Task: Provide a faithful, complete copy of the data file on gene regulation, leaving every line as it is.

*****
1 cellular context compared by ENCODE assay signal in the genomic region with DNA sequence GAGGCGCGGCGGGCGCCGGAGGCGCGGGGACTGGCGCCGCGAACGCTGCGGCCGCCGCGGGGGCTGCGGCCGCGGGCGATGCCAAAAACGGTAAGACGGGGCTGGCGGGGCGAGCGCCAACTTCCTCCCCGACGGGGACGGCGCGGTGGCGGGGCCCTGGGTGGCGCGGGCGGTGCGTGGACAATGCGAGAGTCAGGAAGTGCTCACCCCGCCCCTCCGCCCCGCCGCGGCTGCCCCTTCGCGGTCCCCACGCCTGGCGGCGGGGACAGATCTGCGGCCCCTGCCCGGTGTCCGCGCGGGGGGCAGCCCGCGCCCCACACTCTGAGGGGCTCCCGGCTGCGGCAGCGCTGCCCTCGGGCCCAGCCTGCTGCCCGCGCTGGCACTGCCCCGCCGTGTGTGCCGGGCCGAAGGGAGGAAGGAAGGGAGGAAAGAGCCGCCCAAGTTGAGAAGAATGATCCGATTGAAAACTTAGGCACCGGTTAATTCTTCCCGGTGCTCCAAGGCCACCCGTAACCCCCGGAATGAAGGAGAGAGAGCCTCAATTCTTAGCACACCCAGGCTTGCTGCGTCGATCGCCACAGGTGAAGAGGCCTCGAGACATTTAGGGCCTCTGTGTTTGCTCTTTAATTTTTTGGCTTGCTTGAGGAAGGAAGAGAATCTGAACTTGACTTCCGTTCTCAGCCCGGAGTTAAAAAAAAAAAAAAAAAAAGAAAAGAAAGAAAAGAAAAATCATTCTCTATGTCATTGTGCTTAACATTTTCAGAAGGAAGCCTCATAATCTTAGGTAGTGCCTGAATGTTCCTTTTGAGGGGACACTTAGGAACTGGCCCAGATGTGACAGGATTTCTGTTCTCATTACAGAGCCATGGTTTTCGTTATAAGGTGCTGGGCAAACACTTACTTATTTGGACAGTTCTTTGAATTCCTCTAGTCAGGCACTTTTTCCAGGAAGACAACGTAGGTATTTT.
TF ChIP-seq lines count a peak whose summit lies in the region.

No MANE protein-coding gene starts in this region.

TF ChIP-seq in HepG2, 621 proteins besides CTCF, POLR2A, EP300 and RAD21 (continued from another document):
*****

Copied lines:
1 cellular context compared by ENCODE assay signal in the genomic region with DNA sequence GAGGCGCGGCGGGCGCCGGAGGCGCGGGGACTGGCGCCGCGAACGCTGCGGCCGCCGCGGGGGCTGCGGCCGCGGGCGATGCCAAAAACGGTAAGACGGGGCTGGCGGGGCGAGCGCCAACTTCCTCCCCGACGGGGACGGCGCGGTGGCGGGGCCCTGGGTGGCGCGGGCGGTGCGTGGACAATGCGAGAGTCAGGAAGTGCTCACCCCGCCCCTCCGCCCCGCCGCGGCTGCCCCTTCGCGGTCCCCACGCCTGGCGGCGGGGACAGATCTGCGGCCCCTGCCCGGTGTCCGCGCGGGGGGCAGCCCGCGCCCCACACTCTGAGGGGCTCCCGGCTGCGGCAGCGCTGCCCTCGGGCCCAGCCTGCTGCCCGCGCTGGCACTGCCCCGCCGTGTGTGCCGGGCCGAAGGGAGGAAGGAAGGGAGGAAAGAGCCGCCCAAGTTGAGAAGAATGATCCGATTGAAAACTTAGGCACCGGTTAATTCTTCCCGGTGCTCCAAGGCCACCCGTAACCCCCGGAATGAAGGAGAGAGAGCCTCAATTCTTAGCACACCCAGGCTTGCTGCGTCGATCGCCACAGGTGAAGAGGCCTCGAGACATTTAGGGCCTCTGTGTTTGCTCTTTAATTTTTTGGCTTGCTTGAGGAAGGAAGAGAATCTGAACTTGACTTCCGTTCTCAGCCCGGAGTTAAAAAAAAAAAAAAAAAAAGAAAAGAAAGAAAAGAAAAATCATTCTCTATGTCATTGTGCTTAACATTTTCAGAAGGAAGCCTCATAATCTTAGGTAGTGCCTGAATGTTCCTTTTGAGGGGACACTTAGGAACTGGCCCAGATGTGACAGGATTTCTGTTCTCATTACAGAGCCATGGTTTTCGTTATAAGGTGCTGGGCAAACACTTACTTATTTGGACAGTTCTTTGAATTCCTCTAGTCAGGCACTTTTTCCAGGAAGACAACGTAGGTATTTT.
TF ChIP-seq lines count a peak whose summit lies in the region.

No MANE protein-coding gene starts in this region.

TF ChIP-seq in HepG2, 621 proteins besides CTCF, POLR2A, EP300 and RAD21 (continued from another document):